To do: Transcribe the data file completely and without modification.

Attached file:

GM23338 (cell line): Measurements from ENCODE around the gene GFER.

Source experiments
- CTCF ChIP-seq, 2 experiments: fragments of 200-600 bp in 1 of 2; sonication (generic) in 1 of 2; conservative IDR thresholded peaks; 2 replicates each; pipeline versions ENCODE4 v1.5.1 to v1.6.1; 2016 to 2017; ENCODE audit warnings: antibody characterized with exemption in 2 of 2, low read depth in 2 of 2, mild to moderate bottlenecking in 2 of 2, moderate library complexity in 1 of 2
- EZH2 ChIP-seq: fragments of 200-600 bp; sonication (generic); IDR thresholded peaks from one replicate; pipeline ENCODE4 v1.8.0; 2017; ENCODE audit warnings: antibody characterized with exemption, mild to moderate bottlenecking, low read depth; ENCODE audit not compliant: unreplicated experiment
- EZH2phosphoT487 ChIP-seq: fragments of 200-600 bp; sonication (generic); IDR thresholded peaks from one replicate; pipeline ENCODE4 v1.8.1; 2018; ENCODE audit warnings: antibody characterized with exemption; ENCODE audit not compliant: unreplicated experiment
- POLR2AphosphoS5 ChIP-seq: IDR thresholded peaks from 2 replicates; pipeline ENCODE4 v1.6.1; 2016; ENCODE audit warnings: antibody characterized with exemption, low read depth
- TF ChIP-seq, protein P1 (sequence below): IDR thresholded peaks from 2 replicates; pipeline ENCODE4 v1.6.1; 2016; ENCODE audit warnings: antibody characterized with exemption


GM23338 (cell line): Measurements from ENCODE around the gene GFER.

Source experiments
- CTCF ChIP-seq, 2 experiments: fragments of 200-600 bp in 1 of 2; sonication (generic) in 1 of 2; conservative IDR thresholded peaks; 2 replicates each; pipeline versions ENCODE4 v1.5.1 to v1.6.1; 2016 to 2017; ENCODE audit warnings: antibody characterized with exemption in 2 of 2, low read depth in 2 of 2, mild to moderate bottlenecking in 2 of 2, moderate library complexity in 1 of 2
- EZH2 ChIP-seq: fragments of 200-600 bp; sonication (generic); IDR thresholded peaks from one replicate; pipeline ENCODE4 v1.8.0; 2017; ENCODE audit warnings: antibody characterized with exemption, mild to moderate bottlenecking, low read depth; ENCODE audit not compliant: unreplicated experiment
- EZH2phosphoT487 ChIP-seq: fragments of 200-600 bp; sonication (generic); IDR thresholded peaks from one replicate; pipeline ENCODE4 v1.8.1; 2018; ENCODE audit warnings: antibody characterized with exemption; ENCODE audit not compliant: unreplicated experiment
- POLR2AphosphoS5 ChIP-seq: IDR thresholded peaks from 2 replicates; pipeline ENCODE4 v1.6.1; 2016; ENCODE audit warnings: antibody characterized with exemption, low read depth
- TF ChIP-seq, protein P1 (sequence below): IDR thresholded peaks from 2 replicates; pipeline ENCODE4 v1.6.1; 2016; ENCODE audit warnings: antibody characterized with exemption